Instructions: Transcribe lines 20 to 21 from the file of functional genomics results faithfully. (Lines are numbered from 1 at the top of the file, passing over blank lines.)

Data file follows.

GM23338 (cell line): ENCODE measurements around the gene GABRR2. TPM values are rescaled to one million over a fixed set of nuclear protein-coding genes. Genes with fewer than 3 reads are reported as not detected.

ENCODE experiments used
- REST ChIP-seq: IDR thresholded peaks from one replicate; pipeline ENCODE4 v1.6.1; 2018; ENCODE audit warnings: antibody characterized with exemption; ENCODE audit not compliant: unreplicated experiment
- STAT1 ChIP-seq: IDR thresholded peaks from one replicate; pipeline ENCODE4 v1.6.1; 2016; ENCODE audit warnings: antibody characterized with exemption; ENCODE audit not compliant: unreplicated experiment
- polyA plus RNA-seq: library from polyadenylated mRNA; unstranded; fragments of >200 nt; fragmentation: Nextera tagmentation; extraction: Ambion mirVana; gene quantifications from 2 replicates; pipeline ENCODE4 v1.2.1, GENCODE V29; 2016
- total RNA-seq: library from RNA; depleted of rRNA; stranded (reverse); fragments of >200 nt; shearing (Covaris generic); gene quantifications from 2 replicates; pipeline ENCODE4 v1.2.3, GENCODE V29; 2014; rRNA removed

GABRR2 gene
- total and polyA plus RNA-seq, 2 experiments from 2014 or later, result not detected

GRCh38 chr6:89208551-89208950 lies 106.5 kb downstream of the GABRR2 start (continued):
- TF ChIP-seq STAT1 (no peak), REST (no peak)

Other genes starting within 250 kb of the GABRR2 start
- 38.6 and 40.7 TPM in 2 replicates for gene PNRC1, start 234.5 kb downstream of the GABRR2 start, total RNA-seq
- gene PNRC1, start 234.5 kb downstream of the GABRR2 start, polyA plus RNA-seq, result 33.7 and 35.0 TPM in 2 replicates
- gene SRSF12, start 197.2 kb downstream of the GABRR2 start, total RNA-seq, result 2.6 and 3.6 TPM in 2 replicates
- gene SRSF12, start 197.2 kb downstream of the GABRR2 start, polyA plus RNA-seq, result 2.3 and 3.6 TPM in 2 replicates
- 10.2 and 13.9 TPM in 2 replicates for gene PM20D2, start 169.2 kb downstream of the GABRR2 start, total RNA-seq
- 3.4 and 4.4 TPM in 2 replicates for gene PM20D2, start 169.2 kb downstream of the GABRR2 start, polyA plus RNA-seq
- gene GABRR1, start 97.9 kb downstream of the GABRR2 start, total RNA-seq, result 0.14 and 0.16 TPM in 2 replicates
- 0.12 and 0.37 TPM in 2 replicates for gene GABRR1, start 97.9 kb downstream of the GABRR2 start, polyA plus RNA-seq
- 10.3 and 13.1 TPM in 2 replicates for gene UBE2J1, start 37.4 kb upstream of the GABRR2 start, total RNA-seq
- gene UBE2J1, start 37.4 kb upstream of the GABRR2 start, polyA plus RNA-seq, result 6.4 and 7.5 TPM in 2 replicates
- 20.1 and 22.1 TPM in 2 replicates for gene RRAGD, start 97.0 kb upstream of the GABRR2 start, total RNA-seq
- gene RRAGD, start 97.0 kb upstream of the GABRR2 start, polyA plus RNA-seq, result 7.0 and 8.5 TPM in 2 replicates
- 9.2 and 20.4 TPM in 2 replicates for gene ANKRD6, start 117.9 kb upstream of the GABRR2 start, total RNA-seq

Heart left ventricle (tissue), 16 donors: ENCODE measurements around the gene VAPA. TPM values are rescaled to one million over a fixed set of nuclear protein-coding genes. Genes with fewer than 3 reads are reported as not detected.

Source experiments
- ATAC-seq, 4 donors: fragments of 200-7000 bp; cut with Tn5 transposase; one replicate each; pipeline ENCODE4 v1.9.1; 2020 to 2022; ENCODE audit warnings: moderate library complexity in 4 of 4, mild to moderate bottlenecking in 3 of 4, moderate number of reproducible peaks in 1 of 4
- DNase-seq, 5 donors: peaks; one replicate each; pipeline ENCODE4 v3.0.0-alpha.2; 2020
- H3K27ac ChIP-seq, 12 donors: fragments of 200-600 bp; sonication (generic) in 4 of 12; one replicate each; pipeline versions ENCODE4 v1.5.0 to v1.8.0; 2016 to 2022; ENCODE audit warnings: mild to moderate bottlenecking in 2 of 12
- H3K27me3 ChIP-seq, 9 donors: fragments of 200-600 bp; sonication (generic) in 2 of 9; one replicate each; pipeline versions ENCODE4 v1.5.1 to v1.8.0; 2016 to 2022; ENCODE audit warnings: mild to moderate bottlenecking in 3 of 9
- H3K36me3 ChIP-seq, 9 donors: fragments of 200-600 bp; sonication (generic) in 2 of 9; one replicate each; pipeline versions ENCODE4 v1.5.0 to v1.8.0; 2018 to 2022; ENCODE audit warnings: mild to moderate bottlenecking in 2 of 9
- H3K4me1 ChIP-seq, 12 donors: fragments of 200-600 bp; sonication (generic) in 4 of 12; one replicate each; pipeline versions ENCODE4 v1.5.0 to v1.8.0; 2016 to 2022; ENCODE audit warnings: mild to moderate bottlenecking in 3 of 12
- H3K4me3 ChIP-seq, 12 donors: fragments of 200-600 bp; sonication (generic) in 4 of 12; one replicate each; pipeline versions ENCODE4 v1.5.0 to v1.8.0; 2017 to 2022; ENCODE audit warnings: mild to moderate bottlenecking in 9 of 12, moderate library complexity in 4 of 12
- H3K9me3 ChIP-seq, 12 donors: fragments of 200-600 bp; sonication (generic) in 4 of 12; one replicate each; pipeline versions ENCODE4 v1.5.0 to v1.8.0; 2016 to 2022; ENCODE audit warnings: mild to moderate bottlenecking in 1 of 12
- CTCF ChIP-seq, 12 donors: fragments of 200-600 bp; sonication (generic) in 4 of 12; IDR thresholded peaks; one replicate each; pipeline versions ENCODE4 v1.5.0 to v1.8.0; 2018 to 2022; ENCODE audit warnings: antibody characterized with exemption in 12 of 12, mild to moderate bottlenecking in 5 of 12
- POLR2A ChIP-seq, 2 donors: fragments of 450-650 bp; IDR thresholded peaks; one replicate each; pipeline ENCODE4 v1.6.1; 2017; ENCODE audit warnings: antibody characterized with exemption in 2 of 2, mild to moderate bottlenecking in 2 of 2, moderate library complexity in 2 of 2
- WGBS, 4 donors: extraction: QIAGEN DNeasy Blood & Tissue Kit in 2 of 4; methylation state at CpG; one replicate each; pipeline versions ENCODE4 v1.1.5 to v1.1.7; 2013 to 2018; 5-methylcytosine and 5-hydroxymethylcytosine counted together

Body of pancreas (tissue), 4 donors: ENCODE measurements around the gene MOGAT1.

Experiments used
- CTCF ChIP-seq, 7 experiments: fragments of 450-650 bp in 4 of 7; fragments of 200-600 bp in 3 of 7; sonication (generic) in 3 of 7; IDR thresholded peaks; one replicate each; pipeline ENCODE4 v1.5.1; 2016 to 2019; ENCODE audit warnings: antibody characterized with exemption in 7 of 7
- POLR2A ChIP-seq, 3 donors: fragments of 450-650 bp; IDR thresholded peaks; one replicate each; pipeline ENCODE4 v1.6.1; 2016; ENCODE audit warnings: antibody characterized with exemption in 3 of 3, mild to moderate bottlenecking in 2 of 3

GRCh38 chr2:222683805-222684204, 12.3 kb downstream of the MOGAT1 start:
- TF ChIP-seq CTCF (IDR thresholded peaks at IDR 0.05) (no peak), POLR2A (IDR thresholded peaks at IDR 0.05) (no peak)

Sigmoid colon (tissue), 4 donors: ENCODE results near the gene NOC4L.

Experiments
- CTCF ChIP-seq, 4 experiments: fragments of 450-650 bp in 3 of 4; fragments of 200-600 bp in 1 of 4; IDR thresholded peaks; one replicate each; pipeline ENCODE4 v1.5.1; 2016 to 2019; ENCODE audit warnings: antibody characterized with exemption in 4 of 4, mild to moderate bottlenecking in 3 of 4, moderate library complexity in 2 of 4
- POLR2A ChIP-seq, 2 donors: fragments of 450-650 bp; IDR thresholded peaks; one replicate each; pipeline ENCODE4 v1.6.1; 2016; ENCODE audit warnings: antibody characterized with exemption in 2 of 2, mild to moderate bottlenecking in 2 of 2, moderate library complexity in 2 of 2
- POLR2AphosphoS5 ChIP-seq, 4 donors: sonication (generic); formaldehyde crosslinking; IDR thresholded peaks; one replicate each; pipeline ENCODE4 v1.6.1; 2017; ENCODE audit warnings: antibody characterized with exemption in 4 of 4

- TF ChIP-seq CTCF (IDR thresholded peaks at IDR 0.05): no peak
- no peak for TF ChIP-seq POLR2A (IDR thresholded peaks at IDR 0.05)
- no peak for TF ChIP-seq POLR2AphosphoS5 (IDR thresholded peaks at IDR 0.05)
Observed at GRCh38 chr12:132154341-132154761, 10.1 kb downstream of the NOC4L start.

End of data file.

- 10.3 and 13.1 TPM in 2 replicates for gene UBE2J1, start 37.4 kb upstream of the GABRR2 start, total RNA-seq
- gene UBE2J1, start 37.4 kb upstream of the GABRR2 start, polyA plus RNA-seq, result 6.4 and 7.5 TPM in 2 replicates